Understanding and working on priorities: – the word priority regards certain things as more important than others. I knew that treating health was of utmost priority and the rest could follow. It was well understood that taking corrective measures would boost my quality of life, stop further health complications, increase energy levels to sail through the day, help my morale, and in turn support family members.

Therefore, I spent time educating myself about the condition, made the environment more conducive to what was expected, and changed some old habits.

 Set and achieve daily goals: – after prioritizing things that needed immediate attention and understanding how they would positively impact my life, I started to set goals. Though it was not an easy process as it required focus and perseverance, however, I knew it was the first step toward getting healthy again. The goals were specific in nature, relevant to my situation, time-specific, and achievable. I had daily and weekly goals written on a whiteboard that reminded me and my family of the action plan. Initially, the process was absurd yet soon we got used to it and the results were immediate.

Achieving the set goals from time to time got back my confidence level, kept me motivated, and assured me that it was the right direction, strengthen my self-help quality, and increased my inner strength.

 I never stopped reading: – though keeping focused due to pain and constant redness in my eyes was challenging, I tried not to give up reading magazines, health research papers, and stories that were inspiring and entertaining.

Apart from keeping my mind involved it helped in building knowledge, solved unanswered questions, kept updated with the latest developments, and introduced new opportunities.

Do we need a reason to smile? – though finding reasons to smile did not reduce symptoms instantly yet made me trust that I was headed in the right direction.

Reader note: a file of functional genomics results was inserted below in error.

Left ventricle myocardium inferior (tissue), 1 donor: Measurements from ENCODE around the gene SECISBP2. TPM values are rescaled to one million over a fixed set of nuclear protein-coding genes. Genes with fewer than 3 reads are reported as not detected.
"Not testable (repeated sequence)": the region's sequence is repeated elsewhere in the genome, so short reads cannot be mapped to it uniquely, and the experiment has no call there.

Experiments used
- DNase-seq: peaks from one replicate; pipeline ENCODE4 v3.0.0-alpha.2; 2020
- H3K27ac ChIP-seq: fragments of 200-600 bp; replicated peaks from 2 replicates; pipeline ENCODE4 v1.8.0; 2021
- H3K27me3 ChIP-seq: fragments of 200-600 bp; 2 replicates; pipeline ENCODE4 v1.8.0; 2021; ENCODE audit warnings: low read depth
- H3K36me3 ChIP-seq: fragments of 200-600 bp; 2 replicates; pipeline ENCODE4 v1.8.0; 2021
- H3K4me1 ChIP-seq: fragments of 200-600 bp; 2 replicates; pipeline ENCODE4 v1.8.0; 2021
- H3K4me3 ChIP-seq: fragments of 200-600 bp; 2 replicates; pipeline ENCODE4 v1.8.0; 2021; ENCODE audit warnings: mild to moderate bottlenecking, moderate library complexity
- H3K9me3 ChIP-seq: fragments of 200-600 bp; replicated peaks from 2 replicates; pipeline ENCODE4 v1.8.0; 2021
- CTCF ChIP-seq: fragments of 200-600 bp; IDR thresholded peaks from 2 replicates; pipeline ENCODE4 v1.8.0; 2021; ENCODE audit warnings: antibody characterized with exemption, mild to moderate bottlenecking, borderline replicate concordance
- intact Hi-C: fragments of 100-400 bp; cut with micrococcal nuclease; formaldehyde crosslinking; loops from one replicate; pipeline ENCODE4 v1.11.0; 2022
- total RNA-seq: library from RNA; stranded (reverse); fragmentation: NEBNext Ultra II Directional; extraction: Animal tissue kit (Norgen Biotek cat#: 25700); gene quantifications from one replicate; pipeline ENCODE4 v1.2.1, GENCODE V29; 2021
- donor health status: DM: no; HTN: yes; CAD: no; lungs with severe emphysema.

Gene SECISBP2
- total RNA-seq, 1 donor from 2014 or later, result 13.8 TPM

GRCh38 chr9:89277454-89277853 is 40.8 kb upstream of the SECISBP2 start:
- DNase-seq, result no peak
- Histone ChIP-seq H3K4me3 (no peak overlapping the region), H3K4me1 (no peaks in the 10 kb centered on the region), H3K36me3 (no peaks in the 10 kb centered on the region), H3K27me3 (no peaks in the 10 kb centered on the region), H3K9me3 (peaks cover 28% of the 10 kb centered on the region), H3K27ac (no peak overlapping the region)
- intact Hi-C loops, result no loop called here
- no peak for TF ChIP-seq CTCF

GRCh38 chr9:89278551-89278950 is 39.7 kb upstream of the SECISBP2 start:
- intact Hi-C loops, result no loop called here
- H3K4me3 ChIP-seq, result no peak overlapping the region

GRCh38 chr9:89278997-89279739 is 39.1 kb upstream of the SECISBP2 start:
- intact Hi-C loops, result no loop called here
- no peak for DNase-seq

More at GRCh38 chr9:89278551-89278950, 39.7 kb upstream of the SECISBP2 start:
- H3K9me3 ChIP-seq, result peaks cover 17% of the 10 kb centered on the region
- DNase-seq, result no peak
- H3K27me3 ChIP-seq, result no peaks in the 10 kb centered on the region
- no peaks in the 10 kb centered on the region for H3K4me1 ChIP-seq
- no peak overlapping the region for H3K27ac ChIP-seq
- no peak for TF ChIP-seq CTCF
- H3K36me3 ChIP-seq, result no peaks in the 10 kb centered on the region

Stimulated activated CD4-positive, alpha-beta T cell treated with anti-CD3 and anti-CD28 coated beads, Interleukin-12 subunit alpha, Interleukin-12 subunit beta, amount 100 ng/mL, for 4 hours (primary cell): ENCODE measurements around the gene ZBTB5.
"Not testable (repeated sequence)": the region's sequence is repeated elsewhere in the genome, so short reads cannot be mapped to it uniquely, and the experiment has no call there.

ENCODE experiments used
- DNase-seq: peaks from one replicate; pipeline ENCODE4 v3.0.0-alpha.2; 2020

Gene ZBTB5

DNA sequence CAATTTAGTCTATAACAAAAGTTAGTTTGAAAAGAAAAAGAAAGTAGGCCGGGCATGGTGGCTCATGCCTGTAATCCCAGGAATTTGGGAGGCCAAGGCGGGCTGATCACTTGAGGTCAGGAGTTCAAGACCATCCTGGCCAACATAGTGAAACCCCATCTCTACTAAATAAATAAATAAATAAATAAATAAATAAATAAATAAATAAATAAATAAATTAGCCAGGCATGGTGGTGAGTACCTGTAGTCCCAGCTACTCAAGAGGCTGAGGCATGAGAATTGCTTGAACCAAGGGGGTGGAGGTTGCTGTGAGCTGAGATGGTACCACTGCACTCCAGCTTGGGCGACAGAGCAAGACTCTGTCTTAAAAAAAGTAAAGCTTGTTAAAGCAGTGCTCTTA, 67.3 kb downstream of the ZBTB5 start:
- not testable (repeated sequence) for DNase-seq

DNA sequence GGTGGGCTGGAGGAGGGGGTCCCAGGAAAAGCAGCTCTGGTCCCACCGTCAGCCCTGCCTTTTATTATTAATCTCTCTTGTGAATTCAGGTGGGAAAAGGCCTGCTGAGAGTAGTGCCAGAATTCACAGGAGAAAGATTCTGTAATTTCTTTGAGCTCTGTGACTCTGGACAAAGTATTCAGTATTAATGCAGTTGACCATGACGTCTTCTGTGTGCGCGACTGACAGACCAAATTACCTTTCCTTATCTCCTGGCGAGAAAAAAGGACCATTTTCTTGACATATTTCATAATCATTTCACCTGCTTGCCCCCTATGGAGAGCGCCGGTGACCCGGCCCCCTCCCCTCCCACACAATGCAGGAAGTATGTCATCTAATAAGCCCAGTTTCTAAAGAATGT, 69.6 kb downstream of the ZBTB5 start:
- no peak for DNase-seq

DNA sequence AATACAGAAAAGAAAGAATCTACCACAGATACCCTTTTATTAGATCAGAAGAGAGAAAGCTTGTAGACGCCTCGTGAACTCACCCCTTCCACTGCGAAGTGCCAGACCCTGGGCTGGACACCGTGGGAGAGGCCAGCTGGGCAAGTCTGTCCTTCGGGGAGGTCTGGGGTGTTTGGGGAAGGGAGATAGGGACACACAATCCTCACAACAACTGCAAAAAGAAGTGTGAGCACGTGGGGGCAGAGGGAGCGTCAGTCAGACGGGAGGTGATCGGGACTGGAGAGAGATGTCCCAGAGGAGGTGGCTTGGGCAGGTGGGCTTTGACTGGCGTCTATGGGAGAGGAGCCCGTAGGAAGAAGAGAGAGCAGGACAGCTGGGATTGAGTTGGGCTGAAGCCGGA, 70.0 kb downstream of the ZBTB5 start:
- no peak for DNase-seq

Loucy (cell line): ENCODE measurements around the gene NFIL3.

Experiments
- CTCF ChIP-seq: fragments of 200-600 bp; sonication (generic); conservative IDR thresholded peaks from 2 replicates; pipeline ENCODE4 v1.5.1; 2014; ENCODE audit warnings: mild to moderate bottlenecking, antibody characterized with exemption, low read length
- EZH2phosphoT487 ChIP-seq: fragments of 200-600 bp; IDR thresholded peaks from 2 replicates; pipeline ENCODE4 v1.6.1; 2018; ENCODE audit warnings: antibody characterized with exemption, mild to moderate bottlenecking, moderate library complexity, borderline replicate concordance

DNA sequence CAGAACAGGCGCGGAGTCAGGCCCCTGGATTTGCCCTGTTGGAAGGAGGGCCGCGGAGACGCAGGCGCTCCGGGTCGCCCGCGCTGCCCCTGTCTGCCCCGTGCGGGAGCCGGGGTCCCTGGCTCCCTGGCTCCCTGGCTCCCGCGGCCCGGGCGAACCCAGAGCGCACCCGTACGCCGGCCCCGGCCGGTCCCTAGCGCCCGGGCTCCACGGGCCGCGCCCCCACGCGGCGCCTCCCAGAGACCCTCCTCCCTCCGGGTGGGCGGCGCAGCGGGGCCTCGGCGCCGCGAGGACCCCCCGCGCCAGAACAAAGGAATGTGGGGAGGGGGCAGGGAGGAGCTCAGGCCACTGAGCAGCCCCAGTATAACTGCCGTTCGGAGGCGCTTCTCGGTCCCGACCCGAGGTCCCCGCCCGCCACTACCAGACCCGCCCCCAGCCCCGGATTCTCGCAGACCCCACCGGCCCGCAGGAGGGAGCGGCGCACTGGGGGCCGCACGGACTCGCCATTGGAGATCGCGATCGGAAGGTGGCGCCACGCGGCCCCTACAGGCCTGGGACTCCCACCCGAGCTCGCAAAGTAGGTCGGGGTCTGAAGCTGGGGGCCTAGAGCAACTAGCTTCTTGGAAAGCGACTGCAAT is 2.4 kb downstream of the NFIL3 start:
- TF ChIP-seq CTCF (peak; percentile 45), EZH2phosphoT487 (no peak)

To be honest there was so much of a time crunch during my investment banking days and this came more of an opportunity to explore my interests and do things that I enjoyed. Activities like playing table tennis, swimming, walk-in in nature, writing, etc. always had a special place in my heart, and tried one after the other to my best physical capacity. I realized how these activities acted as a stress buster, bonded me with others, and challenged the set limits. It introduced me to many newer concepts like Sports Medicine.

From Medicines to Meditation: – pre-diagnosis, I hardly understood the impact of Meditation and how it could dynamically involve and change so much within. Allopathy is a stream of scientific medicine whereas a lot within us is unscientific in nature and therefore meditation was unique in its experience.

It was a stress buster, balanced my blood pressure levels, improved sleep patterns, and digestive issues, managed pain, relaxed muscles, and enhanced the quality of my mental state which surely had positive physical effects.


The views expressed above in this article are the author’s own and do not represent any kind of medical advice.